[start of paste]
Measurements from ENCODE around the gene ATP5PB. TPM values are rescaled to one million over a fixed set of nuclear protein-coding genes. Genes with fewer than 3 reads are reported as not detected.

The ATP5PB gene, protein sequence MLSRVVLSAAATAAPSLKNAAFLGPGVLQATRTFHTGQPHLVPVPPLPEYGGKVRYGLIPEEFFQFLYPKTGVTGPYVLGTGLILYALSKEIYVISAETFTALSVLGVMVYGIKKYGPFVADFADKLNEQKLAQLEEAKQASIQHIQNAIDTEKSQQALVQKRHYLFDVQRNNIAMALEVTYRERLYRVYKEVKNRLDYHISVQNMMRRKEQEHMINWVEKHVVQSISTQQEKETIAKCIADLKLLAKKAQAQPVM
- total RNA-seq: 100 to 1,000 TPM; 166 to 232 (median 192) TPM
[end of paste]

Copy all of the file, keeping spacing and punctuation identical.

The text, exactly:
Measurements from ENCODE around the gene ATP5PB. TPM values are rescaled to one million over a fixed set of nuclear protein-coding genes. Genes with fewer than 3 reads are reported as not detected.

The ATP5PB gene, protein sequence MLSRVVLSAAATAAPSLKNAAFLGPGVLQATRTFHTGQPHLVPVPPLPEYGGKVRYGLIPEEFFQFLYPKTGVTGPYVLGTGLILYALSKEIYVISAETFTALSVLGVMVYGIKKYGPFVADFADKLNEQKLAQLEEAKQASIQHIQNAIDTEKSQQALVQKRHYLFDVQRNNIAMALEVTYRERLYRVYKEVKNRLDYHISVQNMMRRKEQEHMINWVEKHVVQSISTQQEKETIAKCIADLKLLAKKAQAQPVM
- total RNA-seq: 100 to 1,000 TPM; 166 to 232 (median 192) TPM